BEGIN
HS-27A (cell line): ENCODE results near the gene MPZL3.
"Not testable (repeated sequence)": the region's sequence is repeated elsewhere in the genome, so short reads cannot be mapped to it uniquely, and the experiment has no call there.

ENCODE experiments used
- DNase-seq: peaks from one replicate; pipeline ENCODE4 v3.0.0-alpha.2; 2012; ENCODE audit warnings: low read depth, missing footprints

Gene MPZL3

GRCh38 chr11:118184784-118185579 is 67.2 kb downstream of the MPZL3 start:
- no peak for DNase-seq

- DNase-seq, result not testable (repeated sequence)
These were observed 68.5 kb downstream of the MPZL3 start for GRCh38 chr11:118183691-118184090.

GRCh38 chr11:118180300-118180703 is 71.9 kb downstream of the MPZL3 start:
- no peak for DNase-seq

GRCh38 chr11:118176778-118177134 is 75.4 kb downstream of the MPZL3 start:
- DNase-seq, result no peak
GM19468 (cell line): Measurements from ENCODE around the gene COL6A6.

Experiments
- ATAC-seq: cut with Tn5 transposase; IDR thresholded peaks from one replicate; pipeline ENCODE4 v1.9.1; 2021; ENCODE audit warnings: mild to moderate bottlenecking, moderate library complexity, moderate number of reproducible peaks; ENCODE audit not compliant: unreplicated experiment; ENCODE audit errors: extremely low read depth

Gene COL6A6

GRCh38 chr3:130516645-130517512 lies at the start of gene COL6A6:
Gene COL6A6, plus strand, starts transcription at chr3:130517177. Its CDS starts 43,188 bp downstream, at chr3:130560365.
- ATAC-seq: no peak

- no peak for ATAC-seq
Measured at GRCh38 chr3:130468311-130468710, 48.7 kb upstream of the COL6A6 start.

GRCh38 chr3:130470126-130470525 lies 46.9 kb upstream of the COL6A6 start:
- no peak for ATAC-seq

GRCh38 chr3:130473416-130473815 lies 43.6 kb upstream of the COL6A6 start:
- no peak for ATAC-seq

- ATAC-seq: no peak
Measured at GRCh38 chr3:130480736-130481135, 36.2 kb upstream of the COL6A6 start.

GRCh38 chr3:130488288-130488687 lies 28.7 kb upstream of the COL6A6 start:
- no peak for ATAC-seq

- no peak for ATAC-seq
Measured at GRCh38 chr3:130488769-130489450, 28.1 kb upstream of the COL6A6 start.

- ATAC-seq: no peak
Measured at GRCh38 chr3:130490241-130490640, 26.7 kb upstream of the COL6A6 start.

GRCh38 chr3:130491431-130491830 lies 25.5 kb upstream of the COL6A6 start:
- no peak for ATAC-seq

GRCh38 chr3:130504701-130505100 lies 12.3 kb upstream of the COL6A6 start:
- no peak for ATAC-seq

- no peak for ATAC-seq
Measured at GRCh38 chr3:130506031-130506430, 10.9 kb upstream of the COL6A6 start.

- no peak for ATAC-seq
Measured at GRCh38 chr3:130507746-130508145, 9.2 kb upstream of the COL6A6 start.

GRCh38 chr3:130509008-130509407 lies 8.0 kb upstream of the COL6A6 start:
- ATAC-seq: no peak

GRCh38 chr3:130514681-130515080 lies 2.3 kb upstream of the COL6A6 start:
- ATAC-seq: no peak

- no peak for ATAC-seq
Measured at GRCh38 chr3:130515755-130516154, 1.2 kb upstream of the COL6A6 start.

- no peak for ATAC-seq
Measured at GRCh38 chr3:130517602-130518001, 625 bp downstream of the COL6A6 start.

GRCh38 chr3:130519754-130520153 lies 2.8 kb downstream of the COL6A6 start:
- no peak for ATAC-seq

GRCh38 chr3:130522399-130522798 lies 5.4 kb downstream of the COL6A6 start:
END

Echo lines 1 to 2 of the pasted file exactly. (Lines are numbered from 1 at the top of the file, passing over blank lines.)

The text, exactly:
HS-27A (cell line): ENCODE results near the gene MPZL3.
"Not testable (repeated sequence)": the region's sequence is repeated elsewhere in the genome, so short reads cannot be mapped to it uniquely, and the experiment has no call there.